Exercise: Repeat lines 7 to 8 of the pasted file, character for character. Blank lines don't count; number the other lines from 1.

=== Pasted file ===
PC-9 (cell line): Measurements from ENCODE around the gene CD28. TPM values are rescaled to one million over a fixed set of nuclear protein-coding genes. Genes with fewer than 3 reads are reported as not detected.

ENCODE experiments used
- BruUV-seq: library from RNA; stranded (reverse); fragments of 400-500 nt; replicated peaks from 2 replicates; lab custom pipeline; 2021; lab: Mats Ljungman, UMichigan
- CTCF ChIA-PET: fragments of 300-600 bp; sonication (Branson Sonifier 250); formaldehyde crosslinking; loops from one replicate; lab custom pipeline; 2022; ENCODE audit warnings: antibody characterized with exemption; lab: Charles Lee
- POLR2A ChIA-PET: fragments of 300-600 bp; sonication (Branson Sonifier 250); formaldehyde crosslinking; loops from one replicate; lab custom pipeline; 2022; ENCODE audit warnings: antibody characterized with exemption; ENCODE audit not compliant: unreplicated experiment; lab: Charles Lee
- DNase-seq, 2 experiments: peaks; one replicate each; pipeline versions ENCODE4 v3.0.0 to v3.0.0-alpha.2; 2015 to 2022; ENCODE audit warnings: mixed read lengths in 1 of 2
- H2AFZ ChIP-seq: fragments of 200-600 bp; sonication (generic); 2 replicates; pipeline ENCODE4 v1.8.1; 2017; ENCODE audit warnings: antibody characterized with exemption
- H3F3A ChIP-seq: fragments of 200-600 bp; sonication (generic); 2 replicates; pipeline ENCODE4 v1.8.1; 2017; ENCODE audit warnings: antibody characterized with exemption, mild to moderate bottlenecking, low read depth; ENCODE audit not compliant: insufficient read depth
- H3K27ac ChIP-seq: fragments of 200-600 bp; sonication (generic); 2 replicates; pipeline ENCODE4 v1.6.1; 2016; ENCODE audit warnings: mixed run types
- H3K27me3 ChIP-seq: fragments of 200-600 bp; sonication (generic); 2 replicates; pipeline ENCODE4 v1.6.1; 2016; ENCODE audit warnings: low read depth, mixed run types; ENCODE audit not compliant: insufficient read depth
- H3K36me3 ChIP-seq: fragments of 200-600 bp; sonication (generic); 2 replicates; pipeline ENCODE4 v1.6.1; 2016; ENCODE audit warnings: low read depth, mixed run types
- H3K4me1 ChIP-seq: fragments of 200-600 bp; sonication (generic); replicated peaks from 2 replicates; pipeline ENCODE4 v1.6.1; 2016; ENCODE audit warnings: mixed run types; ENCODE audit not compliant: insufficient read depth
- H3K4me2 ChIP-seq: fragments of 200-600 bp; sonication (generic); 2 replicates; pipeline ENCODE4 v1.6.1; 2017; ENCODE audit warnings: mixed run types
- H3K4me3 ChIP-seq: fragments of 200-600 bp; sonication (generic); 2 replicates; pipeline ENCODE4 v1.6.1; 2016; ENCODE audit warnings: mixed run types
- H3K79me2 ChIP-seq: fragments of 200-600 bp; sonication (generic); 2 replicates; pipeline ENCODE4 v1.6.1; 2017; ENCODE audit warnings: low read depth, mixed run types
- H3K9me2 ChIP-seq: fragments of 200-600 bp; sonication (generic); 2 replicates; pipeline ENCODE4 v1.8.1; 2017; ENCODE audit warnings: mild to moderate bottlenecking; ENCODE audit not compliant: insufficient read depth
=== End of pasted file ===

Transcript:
- H2AFZ ChIP-seq: fragments of 200-600 bp; sonication (generic); 2 replicates; pipeline ENCODE4 v1.8.1; 2017; ENCODE audit warnings: antibody characterized with exemption
- H3F3A ChIP-seq: fragments of 200-600 bp; sonication (generic); 2 replicates; pipeline ENCODE4 v1.8.1; 2017; ENCODE audit warnings: antibody characterized with exemption, mild to moderate bottlenecking, low read depth; ENCODE audit not compliant: insufficient read depth